The Biggest ‘Wow’ Factors of SharePoint – The Almost – And The Plague

One of my clients asked how I would approach a new project where I had to ‘sell’ SharePoint. In short, I don’t ‘sell’ SharePoint, with or without apostrophes, but if presented properly, SharePoint will largely sell itself.

As such, I’ve compiled three lists of features that are important to have in mind when presenting SharePoint to someone new. The lists are the ‘do this’, the ‘maybe in certain situations’ and the ‘if you value your life and paycheck, do not do this’.

The 3 Biggest Wow Factors of SharePoint

When I show people SharePoint, I try to capture their attention using a couple of ‘wow’ generators. What are ‘wow’ generators? Well, it’s the things you can show off or explain in a few minutes that makes people go ‘wow’. What makes these items especially powerful is that you can create it while the audience is watching and thus adapting the presentation to a particular situation, much like stand-up comedians can take input from the audience and generate quick fun.

1. SharePoint Designer Workflows

Business Process Management in SharePoint is incredibly powerful and may be the single highest ROI feature of all times. It is incredibly easy to set up a simple scenario for saving an organization time and money for processes that most organization do.

How to execute: Pick any process that the organization does today such as vacation requests and use SharePoint Designer to create an illustrative workflow that, if nothing else, tracks the progress of a task through two or three stages.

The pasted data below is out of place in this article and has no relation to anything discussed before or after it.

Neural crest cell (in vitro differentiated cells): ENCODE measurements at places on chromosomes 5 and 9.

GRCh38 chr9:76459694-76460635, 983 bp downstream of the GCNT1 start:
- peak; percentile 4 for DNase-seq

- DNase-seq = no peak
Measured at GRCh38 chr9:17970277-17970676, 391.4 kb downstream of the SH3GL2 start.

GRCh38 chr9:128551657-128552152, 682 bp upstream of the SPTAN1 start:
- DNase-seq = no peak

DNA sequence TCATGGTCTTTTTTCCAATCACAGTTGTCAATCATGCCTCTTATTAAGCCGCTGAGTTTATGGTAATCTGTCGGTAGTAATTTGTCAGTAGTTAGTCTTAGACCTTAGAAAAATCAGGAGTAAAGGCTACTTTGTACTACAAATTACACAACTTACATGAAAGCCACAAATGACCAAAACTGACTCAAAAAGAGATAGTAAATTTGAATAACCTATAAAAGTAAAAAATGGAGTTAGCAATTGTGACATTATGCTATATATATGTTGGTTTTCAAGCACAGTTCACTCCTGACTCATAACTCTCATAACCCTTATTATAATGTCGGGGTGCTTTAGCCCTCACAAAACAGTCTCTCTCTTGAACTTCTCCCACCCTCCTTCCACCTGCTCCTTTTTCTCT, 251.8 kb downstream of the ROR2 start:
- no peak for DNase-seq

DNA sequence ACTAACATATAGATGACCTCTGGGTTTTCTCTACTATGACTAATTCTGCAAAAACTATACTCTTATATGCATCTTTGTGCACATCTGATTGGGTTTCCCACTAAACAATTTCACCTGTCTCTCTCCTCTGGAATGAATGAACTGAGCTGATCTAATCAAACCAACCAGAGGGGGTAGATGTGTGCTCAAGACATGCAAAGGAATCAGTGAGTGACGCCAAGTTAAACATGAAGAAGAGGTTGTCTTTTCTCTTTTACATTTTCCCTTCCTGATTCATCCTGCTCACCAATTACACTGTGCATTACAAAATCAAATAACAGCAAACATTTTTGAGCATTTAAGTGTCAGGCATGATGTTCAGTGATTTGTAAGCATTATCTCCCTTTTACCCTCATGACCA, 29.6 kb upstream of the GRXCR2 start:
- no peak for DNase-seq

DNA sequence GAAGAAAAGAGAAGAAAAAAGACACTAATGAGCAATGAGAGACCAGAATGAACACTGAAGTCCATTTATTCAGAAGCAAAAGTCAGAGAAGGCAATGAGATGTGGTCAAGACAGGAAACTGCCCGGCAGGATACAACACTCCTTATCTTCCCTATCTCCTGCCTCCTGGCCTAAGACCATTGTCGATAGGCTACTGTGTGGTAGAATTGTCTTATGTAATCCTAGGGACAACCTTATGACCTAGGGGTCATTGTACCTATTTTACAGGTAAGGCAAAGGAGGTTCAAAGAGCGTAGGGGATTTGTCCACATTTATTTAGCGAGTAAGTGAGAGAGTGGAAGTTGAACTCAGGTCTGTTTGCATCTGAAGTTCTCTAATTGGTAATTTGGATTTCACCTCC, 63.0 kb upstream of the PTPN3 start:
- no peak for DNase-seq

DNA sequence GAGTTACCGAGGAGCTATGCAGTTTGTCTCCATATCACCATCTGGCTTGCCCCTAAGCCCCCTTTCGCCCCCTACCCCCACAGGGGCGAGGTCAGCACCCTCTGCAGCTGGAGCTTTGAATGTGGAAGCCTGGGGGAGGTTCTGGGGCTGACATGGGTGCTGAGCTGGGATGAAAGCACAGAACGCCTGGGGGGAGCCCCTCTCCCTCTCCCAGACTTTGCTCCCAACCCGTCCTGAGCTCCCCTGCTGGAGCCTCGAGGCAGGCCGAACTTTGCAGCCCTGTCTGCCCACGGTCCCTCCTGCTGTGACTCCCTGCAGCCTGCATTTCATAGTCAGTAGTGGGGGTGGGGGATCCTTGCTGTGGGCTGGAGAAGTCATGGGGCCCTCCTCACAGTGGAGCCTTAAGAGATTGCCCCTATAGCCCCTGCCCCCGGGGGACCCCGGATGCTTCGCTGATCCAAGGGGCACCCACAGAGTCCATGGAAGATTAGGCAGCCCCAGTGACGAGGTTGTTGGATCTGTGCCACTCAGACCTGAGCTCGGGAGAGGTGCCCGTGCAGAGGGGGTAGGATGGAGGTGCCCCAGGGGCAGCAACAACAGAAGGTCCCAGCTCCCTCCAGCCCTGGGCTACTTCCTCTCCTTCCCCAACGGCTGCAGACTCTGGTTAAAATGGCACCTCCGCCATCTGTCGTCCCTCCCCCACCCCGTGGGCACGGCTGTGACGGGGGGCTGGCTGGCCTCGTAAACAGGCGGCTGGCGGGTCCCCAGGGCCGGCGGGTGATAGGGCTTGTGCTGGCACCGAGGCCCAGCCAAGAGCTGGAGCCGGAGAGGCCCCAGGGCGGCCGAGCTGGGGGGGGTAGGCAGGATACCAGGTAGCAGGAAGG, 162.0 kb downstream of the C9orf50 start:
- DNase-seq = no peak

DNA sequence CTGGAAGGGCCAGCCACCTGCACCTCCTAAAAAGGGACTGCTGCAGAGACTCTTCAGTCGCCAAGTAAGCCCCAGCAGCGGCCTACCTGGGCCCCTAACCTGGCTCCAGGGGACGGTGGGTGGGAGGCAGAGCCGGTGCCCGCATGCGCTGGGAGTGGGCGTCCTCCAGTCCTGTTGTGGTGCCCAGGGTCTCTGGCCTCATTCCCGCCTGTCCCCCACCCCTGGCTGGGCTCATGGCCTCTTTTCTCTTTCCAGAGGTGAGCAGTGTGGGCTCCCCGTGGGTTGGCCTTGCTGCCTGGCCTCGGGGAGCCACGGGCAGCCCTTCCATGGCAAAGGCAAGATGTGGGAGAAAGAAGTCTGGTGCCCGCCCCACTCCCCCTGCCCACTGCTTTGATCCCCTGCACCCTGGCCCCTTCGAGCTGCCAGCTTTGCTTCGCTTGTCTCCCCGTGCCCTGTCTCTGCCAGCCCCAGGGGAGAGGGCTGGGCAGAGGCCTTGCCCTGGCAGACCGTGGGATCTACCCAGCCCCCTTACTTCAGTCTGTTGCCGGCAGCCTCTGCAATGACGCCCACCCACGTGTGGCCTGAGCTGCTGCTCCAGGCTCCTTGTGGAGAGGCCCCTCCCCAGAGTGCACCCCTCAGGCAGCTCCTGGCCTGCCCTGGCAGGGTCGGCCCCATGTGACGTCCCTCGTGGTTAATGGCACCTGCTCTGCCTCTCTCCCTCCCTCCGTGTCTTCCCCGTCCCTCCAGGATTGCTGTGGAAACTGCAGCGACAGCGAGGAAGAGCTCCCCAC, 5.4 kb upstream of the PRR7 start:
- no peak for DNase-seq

2. Data Collection/Surveys

Organizations need to gather data from it’s users, whether that is to get food requests for overtime work from the cantina or getting evaluations of bid proposals. Business users can within a few minutes set up simple lists with automatic forms that gather this information.

How to execute (a): Pick a task for which the organization may want to collect data from users. Use out-of-the-box lists as a starting point to illustratively create a simple list to which users can add data. For an additional ‘oomph’, show how to create a task for someone to fill in that data in the form.

How to execute (b): As for (a), pick a task to gather data, but this time, set up a simple survey and show how you can use multiple pages to collect data in stages. Also make sure you show how to share the results.

3. Office Integration with SharePoint

I didn’t actually realize how impressive this feature was until I ‘accidently’ user the feature to show how when you click ‘New’ in a SharePoint document library, that Word pops up with a document ready for writing, and that when you click ‘Save’ the file is automatically stored in the correct location. I guess it’s not impressing me anymore, but others apparently don’t even know it exists.